The look on the faces of Tony Abbott, Joe Hockey and Malcolm Turnbull spoke volumes during question time on the last day of parliament before the federal election. Gone was the indifference, the smirks, the arrogance of an opposition riding high in the polls at the expense of a fractured Labor government. With the change in leadership from Julia Gillard to Kevin Rudd came a realisation on the Coalition front benches that they were in for a fight.
What began as an all out assault on a resurrected Kevin Rudd's credibility gradually, albeit reluctantly, changed to questions on policies past and present as it dawned on Opposition Leader Tony Abbott and Shadow Treasurer Joe Hockey that Kevin Rudd was boxing them in before their very eyes. It was a masterly display of leadership skills justifying in one sense the painful decision to replace Julia Gillard as Prime Minister. Rudd's tactic was as simple as it was brilliant: elevate the debate to sensible discussion on policy while rejecting the vitriolic slanging matches of personal politics (playing the man not the ball) by stigmatising it as the old way of doing things - "old politics". Rudd was in effect stripping his opponents of their most effective weapon to date. Even as Coalition backbenchers bellowed their usual belligerent interjections Kevin Rudd continued to ignore them, ploughing on with his theme of a more respectful, vitriol-free parliament. After all, isn't this what the people have been asking for? The backbenchers seemed to be oblivious to the tactic but Abbott - himself a master tactician - was awake up to it very quickly.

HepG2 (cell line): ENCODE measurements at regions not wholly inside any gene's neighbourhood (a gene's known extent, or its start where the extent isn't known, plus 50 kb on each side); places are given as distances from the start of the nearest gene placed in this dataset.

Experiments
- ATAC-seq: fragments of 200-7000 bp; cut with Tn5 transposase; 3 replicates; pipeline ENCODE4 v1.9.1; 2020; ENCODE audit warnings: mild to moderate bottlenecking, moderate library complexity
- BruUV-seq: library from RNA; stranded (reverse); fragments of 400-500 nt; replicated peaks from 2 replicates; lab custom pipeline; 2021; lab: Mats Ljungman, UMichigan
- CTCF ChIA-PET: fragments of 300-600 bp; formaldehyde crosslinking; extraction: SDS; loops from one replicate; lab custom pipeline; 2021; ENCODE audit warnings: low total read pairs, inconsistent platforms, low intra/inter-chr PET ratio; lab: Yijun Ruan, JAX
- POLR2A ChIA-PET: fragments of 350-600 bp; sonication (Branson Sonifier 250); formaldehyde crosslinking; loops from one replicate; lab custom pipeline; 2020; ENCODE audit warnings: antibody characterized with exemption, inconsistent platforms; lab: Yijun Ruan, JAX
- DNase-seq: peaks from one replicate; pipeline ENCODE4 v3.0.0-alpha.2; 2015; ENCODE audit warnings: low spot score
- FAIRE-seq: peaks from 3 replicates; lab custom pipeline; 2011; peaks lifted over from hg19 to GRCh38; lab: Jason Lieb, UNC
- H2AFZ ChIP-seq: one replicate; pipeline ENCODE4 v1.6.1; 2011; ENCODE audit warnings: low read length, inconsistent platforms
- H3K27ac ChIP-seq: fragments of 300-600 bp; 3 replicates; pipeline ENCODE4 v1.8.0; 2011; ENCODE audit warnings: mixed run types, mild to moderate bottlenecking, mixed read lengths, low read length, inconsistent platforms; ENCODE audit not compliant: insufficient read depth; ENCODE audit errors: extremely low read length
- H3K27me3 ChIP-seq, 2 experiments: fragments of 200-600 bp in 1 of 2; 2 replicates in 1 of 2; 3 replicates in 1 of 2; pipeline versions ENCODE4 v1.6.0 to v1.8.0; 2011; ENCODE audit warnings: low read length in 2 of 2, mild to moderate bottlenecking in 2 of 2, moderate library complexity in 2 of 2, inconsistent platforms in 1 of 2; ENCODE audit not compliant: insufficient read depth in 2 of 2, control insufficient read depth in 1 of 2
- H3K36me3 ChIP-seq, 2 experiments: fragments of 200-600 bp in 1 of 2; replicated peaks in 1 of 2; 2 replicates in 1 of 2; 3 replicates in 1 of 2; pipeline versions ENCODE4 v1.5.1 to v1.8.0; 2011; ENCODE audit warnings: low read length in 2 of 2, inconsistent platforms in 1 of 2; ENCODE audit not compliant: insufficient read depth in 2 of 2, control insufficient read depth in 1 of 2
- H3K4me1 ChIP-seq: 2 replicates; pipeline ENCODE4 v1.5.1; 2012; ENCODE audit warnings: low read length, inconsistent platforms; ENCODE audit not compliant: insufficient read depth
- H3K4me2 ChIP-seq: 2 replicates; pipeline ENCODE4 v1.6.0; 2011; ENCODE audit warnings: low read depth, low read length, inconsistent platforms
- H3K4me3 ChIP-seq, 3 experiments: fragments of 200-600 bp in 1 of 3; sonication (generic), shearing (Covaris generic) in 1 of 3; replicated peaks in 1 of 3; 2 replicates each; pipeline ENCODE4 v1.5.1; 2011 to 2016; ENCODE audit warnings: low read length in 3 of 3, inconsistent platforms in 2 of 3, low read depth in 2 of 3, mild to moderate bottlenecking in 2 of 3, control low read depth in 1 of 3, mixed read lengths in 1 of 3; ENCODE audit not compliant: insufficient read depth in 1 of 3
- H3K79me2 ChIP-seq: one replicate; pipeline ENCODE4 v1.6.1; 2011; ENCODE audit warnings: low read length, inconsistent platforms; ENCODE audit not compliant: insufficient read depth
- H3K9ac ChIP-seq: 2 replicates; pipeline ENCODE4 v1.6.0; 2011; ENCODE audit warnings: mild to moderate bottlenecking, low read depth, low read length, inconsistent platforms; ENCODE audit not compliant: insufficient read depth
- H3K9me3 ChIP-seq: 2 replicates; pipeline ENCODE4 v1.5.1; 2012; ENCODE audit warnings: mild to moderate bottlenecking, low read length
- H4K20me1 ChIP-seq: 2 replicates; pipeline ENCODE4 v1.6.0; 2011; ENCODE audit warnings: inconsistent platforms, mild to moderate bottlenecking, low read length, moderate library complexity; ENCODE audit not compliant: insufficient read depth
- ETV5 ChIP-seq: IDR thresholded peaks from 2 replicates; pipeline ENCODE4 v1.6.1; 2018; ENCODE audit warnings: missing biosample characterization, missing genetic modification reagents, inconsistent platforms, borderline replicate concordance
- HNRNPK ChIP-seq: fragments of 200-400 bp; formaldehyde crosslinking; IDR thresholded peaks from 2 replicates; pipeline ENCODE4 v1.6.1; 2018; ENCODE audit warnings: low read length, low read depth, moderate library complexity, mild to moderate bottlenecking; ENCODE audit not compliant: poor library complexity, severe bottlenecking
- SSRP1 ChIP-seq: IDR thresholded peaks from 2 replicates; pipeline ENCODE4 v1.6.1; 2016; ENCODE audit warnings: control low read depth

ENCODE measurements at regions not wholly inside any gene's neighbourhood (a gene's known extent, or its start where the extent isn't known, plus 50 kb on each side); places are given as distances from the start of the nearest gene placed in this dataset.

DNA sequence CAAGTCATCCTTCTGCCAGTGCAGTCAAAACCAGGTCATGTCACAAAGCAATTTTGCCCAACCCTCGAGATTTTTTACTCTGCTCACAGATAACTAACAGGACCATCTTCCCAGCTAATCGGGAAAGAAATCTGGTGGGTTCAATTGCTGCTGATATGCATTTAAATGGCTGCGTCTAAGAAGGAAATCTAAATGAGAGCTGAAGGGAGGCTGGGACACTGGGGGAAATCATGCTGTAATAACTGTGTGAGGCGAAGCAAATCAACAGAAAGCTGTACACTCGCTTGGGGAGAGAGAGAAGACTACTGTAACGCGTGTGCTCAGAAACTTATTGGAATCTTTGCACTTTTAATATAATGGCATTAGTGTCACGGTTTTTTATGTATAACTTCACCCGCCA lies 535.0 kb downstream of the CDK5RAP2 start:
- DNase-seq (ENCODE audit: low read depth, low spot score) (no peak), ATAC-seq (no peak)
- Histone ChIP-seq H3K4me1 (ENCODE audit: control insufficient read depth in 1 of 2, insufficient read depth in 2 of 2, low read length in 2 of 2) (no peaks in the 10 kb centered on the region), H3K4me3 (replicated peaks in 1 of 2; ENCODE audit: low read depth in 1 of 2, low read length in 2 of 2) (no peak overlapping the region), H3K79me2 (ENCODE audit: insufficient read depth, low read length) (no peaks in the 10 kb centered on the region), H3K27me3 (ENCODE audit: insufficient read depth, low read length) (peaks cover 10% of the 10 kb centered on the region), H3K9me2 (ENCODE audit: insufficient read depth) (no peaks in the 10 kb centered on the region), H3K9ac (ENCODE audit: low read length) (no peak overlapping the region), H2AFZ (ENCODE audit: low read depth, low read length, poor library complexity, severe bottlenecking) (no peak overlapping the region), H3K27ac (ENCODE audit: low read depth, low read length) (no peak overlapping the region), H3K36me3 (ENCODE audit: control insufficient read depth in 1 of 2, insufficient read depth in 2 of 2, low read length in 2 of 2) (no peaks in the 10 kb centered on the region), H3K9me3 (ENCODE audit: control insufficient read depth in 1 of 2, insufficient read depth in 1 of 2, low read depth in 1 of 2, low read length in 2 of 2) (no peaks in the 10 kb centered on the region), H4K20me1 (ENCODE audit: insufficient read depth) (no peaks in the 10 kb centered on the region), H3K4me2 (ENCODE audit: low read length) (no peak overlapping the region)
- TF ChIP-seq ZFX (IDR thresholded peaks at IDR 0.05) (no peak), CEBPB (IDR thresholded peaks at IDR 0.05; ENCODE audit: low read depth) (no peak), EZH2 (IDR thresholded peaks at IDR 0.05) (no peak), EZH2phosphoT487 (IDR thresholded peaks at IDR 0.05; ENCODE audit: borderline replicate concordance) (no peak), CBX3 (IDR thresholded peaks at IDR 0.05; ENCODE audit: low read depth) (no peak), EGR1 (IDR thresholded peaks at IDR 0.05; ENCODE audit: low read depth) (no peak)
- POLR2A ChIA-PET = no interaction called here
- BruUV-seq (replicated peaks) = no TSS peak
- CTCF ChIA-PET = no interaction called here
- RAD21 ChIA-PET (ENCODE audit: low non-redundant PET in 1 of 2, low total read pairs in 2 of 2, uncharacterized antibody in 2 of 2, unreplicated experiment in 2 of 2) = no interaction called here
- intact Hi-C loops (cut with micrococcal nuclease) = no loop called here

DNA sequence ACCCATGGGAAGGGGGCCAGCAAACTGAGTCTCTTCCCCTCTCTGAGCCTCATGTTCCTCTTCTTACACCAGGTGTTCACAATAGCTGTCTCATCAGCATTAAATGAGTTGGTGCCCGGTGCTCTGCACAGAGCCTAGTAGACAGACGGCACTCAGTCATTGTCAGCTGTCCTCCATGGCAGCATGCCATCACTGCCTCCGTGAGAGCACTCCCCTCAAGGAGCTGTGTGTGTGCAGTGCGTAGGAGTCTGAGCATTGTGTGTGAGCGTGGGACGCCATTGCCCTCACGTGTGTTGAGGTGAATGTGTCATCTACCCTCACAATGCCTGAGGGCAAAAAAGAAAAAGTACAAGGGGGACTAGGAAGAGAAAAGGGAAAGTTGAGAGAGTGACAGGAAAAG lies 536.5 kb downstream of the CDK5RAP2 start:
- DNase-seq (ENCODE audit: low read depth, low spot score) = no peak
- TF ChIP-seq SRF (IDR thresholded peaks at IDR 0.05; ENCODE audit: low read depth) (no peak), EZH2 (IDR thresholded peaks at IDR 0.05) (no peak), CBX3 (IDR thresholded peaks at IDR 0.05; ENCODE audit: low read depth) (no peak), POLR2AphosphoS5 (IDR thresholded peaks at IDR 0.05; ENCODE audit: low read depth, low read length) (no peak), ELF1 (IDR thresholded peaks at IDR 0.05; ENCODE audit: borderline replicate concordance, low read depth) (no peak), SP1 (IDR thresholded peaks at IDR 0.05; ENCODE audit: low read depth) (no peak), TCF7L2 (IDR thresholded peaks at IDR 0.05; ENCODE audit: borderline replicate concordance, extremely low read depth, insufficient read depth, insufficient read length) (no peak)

The tactic clearly has a more far reaching purpose than a last day debate in parliament. In the coming election campaign the Coalition will roll out its battery of ads almost exclusively designed to discredit Rudd as the architect of Labor's internal woes and questioning his ability to keep his word. If Rudd can portray the ads as just more of the same negative politicking from a policy-free opposition he will not only blunt the ads' effectiveness but inhibit Abbott's most lethal weapon as an opposition leader. The more they roll out the ads or the more Abbott tries to paint Rudd as a schemer not to be trusted the more it will look as though Abbott and Co are stuck in a groove of destructive negativity. In fact that may prove to be just the case. It also signals something else for the electorate to consider: if the Coalition cannot focus on a campaign based on policies - and policy details at that - can they be trusted to govern the country? Whatever the case may be it's obvious the Labor Party won't be the easy pickings the Coalition thought it would be. It looks like it's game on.